x
Advertisement
Scroll to Continue

This is your third of seven free items this month.

To register, get added benefits and unlimited access to articles, Become a Member. Already a Member? Sign in.

Swedish Greening

By Published on . 0

Swedish Green Party members Nina Akestam and Max Ahlborn
Swedish Green Party members Nina Akestam and Max Ahlborn

On September 20th we launched Miljopartiet New York, the first local branch of the Swedish Green Party to be founded outside of Sweden. We'd been tossing the idea back and forth for months, feeling that even though we do have some of the best jobs in the world and live in the most amazing city, we have time on our hands. There's more to do. As two of New York's 40, 000 Swedes, we wanted to create a platform for other expats who want to be involved in important issues without being physically present in the country they vote in.

In the first couple of days the initiative got some pretty good media coverage back home--there's nothing Swedish journalists like more than writing about New York. But along with cheers and retweets, quite a few eyebrows were raised. Can advertising professionals volunteer for the Green Party? In fact, can marketers be involved in any green cause at all, given that our main focus Monday through Friday is to get people to consume more goods?

It's an interesting question. There's no doubt that pro bono work can lead to a lot of good things-- but at what point does it become hypocritical? What can we do without compromising our dual roles as professionals AND idealists?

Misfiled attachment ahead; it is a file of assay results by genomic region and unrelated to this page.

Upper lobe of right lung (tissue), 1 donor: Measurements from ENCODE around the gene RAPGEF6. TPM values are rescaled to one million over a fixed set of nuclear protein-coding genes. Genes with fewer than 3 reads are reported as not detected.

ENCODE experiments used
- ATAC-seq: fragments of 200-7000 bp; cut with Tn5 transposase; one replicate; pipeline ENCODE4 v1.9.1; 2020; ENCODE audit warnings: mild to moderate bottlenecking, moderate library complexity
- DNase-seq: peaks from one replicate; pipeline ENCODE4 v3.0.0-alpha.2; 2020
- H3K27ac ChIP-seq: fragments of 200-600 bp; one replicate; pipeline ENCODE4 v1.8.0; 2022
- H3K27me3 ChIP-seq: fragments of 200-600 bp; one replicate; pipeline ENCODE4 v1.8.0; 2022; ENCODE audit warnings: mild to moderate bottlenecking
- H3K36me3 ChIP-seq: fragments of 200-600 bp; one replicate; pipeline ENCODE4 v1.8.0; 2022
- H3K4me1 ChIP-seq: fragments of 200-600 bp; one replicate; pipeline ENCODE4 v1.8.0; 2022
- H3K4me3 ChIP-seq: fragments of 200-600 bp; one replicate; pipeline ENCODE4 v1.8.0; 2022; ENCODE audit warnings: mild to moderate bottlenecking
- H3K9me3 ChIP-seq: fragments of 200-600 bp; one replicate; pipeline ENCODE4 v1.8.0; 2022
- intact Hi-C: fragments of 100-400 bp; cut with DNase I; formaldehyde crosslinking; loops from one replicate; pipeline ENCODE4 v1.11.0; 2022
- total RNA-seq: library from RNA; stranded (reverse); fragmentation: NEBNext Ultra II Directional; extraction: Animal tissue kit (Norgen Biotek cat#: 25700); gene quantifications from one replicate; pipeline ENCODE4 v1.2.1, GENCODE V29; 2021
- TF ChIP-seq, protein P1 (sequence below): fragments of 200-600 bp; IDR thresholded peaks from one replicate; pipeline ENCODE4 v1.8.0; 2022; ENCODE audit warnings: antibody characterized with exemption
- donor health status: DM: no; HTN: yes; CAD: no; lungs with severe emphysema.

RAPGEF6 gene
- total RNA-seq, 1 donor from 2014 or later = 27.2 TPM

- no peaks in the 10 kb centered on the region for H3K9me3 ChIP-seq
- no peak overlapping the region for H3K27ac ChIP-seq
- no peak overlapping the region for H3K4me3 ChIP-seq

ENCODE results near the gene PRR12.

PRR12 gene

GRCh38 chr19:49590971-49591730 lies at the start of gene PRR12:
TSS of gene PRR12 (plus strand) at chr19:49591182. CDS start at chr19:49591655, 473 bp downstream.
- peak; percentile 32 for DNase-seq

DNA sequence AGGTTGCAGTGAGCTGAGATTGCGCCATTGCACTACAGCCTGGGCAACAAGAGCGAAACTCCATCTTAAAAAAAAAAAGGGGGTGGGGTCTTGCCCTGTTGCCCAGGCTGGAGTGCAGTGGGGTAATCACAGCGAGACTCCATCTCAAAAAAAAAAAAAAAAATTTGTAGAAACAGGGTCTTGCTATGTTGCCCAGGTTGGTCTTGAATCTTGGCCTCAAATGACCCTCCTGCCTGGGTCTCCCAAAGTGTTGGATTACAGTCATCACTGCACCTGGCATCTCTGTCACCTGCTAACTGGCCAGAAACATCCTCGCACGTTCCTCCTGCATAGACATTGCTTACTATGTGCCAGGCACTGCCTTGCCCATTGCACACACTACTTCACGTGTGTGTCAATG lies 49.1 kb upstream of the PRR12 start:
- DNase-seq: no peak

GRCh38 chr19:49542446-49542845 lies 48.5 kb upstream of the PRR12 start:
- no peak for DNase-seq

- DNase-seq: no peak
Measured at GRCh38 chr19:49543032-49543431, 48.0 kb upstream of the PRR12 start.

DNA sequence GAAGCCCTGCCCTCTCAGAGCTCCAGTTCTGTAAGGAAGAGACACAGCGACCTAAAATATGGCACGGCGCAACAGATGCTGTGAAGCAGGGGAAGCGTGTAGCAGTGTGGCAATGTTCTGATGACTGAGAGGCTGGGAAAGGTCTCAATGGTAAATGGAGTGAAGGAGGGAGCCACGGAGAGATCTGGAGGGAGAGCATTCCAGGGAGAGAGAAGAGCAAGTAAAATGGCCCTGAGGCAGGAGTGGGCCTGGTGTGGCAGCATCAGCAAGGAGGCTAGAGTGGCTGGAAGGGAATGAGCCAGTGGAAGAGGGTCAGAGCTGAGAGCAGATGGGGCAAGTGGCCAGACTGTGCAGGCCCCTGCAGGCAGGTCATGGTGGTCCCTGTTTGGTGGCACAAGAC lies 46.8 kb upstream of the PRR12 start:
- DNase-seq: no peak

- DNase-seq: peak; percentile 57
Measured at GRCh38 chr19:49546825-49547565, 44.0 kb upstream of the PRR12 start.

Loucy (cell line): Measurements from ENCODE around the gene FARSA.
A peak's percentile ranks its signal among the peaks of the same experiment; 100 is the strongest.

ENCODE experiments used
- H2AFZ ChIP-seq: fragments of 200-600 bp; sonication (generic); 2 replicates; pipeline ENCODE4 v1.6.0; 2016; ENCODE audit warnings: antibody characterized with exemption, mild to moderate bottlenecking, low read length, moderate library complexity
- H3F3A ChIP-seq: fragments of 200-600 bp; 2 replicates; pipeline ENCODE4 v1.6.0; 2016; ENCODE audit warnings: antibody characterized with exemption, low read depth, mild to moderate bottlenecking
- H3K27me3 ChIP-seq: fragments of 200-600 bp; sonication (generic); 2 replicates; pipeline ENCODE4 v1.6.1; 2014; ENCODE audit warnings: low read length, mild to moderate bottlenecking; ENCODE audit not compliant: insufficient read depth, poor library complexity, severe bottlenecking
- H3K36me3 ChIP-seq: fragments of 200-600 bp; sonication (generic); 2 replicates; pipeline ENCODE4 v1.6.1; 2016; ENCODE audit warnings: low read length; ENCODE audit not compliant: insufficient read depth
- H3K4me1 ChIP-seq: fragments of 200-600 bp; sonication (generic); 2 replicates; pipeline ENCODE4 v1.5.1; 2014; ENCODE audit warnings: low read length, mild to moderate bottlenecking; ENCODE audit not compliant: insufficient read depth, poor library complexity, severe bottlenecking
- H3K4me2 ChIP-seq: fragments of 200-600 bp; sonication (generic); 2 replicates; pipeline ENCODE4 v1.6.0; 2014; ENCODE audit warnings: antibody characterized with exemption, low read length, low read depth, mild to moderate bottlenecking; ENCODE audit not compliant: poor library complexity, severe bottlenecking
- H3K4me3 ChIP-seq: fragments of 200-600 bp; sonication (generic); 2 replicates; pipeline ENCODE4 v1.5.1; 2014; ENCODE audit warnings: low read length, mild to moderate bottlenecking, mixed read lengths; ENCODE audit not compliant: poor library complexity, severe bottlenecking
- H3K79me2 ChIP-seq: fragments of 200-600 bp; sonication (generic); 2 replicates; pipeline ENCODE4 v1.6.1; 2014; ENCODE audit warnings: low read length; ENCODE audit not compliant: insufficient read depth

When discussing this, we came to the conclusion that us ad people can, and should, get involved. It is true that advertising is mostly about increasing consumption but our industry is not the cause of the problem. It's simply a symptom of a currently non-sustainable system. If ad people can't work for a greener society, who can? Most companies contribute to damage. In fact, it's hard to think of any job that doesn't come with some negative side effects. Does that mean no person holding a job should get involved?

One of the biggest problems facing the green movement is that it so easily becomes a blame game. Instead, let's recognize that for as long as we're part of industrialized societies, we're all part of the problem. Rather than sitting around waiting for that saintly person who never tosses a soda can in the wrong recycling bin to come around and change us, we believe we have to change ourselves. That being said, change can't be primarily individual; it has to be systemic. To quote Al Gore: "Changing laws is even more important than changing light bulbs." That's our main reason for getting involved.

Adding to this, people of our trade are communication professionals. It's our job to get consumers engaged in brands. To get them to act. It seems like a waste not to put that skill to use to change people's minds on important issues.

Finally, being "green" is about more than buying organic tomatoes. It's about looking at the world from a holistic perspective. It's about equality across borders, genders, races and religions. It's about figuring out a new kind of society that is less based on 150-year-old inventions, and more on what we know now and what we need to move ahead.

We believe that one aspect of that society is finding new ways for political engagement and activation. And we're willing to make all the communication skills we picked up from 4-am-in-January shoots, day-before-launch server crashes and never ending client calls work for that goal.

You with us?

Max Ahlborn, Executive Producer at B-Reel and spokesperson for Miljopartiet New York

Nina Akestam, Creative at Wieden Kennedy and spokesperson for Miljopartiet New York

In this article:

Comments (0)

Read These Next